Foster: Yeah, I was in Washington D.C. It was unbelievable. I was in contact with the majority of speakers beforehand. The alumni helped organize marches all around the country, in places like Denver and Boston and even locally in West Palm Beach and Parkland. Fall Out Boy put out a concert, a concert for change. That morning, because I was the person that organized the trip to the march for all the kids. I had VIP stand at the march, so I was with the celebrities and I was able to get backstage and talk to the speakers beforehand. The majority of our kids met at the Marriott, and marched over en masse (about 2,000 of them).

The messages were powerful, I loved the way that the march people mixed in people from other communities which were affected by gun violence. Our kids are not just for Douglas, they are for Chicago, for Washington D.C., Los Angeles, they don’t want gun violence anywhere. It’s a shame that the NRA and to a degree, Fox News, has made it out like we are trying to steal people’s guns. We’re not trying to steal people’s guns, we are trying to make sure that the right type of citizen is able to own a gun and not be able to own something that can murder 150 people in 25 seconds. That’s not the message they are putting out. I am pretty active on Twitter, every time I read something from the NRA or from a conservative commentator, it is all about the second amendment and then I’ll see Delaney, or Ryan or Emma immediately shoot back and say “Look, we’re not trying to take your guns people.” We are trying to change the argument, in a positive way. We want to say: “We want A, B, C, and D. You can own your hunting rifles, you can have as many guns as you want. Just not these types of guns.”

  1. Q. Could you tell me about the prominent argument in the media, which is: should teachers be armed? What are the possible negative or positive consequences of that.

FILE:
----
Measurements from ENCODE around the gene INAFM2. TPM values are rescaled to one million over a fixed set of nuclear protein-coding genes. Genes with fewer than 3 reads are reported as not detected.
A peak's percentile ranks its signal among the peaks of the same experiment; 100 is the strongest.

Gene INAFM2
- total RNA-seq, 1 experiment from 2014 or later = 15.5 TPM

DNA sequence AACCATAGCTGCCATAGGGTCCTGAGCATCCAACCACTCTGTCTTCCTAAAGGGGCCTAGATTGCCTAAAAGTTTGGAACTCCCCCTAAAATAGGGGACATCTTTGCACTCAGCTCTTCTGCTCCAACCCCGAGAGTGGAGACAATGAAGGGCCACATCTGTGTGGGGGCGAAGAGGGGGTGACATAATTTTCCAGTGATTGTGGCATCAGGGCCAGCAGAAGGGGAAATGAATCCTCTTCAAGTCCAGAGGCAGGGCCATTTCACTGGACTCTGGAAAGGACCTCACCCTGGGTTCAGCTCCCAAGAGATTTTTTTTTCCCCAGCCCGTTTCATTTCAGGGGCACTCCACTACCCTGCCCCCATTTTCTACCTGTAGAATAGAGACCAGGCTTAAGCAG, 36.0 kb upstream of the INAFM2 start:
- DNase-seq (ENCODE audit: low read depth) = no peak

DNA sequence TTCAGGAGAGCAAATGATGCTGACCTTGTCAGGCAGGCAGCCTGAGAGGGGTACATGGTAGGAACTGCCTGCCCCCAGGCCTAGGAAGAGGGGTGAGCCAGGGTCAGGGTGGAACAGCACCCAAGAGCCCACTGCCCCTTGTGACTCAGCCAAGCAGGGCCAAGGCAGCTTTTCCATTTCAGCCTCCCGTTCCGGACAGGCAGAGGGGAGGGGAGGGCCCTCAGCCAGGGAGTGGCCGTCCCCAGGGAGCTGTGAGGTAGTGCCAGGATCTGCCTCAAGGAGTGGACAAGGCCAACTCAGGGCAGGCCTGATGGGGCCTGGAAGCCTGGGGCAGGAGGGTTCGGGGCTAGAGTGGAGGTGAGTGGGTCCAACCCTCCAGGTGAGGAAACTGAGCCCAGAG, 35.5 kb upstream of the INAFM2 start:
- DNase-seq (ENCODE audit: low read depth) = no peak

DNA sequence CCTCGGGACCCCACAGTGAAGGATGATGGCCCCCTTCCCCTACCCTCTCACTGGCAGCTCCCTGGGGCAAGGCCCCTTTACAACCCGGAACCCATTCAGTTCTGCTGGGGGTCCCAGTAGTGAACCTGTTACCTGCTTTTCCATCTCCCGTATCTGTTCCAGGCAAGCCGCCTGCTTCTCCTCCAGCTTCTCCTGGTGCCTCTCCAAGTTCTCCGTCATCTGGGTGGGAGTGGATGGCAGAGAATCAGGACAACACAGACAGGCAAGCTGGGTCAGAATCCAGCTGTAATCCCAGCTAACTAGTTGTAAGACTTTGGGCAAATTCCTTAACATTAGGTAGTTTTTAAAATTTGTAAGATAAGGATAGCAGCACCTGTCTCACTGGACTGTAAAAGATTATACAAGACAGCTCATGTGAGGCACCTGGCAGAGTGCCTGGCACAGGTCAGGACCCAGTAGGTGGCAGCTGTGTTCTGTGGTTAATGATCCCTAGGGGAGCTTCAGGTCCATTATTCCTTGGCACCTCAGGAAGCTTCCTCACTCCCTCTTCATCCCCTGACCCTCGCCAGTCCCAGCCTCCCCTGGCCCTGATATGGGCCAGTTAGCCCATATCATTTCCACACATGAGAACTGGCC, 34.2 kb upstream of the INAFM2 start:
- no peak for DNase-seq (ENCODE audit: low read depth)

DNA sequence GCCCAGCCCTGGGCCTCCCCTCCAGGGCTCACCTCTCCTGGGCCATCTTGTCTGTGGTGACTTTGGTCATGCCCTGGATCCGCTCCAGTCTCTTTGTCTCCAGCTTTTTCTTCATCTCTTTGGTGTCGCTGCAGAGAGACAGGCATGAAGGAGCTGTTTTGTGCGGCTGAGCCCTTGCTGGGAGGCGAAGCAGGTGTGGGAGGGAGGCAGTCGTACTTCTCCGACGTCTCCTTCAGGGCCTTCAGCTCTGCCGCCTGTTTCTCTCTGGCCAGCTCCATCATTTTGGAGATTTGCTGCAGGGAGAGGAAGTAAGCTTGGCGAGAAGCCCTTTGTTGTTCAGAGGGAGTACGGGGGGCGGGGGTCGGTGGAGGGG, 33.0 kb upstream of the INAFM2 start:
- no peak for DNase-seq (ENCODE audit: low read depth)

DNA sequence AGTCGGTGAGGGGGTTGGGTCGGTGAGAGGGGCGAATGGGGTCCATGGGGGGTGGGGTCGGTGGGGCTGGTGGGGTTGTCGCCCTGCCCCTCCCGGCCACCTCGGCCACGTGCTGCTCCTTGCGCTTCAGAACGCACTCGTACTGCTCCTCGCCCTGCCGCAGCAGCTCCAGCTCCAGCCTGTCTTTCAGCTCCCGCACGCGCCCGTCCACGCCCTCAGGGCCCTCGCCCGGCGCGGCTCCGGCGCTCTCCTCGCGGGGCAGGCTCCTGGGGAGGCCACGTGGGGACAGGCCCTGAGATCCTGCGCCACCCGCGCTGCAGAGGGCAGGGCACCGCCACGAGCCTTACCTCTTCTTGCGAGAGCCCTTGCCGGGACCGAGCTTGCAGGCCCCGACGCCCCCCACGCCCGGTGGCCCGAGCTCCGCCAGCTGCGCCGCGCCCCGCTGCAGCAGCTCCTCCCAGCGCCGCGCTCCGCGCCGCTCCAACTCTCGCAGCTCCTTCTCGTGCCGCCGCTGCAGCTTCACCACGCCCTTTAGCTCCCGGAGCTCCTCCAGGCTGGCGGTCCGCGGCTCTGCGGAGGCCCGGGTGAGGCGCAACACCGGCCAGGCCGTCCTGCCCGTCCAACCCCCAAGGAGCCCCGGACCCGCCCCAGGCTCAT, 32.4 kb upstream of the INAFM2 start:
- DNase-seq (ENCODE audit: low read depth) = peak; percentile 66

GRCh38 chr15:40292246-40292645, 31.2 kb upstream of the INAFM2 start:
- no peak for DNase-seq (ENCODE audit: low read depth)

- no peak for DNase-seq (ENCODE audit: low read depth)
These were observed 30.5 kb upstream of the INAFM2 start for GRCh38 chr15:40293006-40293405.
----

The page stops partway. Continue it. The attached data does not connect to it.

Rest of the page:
Foster: We are going back Monday, and apparently we are going to be “wanded” when we walk into school, which is a big change for us. An email went out, a lot of teachers are upset about it and a lot of teachers are happy about it. As for arming teachers, I would say it is about 80:20 in our school against it. There are definitely teachers who think that it is a good idea, I am not one of them. I do believe though that we should have more security at the school. If the school resource officer had reacted, maybe it could have been handled. In Maryland [more recent school shooting], the [armed security] person did their job and the shooter still killed multiple people. I have a few good friends who think teachers should be armed. Then you have people on campus with guns so instead of waiting five minutes for the cops to get there, you’ve got people who are essentially ready to defend on the spot in any are within a minute. The negative side is the fear factor of teachers having guns. Obviously, anyone can lose their mind at any point. Just putting another less-qualified adult with a weapon on campus does not make much sense. I don’t agree with this, but I’ll say it: maybe a teacher would overreact to a minority student, and we see what happens in these cities like what happened in Sacramento the other day.

If we can afford to pay teachers, why don’t we just train or even get officers in town to volunteer once a week just be an extra presence on campus. I have a friend who is a police officer who I guarantee would give up six hours of his day just to walk around campus, armed. It would be a lot more safe. I know for a fact that there are police officers from different cities whose kids go to our school who would volunteer. Arming teachers is a cheap way to get away with it [security].

  1. Q. Did you attend the CNN Town Hall? (To which he responds, yes). Can you tell about your thoughts of Rubio’s remarks, or the NRA representative’s?